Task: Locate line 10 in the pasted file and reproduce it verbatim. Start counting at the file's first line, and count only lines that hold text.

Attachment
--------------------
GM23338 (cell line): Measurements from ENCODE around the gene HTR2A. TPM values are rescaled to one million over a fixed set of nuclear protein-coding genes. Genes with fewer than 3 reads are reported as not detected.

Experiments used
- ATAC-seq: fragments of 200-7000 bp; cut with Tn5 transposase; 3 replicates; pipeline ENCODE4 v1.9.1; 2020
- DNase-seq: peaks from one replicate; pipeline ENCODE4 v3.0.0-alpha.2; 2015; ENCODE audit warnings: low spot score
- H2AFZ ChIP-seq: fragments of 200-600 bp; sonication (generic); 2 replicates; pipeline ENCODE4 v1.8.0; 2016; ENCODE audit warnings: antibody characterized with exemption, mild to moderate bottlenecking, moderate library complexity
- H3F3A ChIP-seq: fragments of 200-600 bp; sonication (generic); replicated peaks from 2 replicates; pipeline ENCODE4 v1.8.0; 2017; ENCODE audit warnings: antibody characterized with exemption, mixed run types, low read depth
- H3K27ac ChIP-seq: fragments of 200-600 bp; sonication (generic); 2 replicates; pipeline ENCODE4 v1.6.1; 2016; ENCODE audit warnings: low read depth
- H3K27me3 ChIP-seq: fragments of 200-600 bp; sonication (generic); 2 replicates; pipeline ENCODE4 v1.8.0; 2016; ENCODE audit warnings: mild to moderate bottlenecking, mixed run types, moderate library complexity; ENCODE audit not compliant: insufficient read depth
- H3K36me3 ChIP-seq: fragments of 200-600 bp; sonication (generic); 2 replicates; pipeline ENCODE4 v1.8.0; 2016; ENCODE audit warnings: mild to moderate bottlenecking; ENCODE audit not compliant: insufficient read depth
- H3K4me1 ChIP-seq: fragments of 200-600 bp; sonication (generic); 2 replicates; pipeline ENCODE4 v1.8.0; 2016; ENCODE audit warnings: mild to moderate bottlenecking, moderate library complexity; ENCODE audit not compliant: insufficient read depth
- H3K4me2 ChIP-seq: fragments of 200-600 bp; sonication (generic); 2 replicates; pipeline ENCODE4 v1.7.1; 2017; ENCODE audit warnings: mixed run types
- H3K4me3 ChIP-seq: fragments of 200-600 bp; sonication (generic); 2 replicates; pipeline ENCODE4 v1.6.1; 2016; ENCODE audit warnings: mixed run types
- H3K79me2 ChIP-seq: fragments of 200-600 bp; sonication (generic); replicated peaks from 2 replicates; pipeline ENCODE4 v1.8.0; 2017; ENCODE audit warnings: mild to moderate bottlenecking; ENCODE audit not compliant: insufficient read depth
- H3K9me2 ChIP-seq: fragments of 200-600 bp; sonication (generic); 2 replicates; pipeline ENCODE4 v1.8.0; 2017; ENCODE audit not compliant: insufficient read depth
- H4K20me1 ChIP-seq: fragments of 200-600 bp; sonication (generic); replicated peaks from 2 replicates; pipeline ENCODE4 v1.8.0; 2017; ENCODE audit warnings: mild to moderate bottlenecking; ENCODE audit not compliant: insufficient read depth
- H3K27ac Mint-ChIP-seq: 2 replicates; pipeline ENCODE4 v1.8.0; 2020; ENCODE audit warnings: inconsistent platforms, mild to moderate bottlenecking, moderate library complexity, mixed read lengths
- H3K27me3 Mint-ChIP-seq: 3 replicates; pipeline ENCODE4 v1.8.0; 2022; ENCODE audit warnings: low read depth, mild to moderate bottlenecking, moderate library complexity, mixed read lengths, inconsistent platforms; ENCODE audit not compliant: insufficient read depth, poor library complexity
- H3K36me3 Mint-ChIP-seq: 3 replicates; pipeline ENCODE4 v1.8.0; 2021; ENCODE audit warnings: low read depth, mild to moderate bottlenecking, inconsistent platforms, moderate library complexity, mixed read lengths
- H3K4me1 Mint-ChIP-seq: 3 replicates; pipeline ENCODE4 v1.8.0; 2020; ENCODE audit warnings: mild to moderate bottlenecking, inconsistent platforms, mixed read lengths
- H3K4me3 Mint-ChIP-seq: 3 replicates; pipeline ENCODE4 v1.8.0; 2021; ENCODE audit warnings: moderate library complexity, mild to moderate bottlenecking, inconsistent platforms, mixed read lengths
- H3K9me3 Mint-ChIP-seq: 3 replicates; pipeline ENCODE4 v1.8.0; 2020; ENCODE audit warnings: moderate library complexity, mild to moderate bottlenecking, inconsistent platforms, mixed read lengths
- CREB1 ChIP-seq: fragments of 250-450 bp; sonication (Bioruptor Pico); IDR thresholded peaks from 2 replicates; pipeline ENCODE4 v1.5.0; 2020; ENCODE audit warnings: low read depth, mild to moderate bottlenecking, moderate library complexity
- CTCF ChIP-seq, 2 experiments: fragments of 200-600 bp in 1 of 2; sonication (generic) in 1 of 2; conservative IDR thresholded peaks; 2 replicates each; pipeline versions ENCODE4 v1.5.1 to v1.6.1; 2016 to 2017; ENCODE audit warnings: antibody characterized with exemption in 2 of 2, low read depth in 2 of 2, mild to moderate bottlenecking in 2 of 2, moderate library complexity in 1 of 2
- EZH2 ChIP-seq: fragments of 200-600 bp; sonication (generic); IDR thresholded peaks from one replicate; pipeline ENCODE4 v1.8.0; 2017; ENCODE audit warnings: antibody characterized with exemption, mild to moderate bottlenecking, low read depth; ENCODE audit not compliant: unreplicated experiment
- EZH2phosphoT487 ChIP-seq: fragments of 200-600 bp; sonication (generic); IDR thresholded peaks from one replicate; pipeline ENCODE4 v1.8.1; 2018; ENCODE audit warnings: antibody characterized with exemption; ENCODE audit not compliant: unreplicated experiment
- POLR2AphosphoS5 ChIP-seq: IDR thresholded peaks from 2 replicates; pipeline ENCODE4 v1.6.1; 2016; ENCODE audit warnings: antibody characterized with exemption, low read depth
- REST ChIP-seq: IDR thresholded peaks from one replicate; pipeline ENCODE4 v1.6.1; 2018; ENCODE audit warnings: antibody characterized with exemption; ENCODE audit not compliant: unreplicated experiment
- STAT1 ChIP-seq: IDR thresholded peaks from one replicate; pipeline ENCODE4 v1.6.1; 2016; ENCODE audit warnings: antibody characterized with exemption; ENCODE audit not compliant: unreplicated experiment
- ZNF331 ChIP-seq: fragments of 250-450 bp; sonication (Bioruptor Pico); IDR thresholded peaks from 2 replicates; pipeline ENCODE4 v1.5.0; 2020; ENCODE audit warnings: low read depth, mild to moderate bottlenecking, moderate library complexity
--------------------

- H3K4me1 ChIP-seq: fragments of 200-600 bp; sonication (generic); 2 replicates; pipeline ENCODE4 v1.8.0; 2016; ENCODE audit warnings: mild to moderate bottlenecking, moderate library complexity; ENCODE audit not compliant: insufficient read depth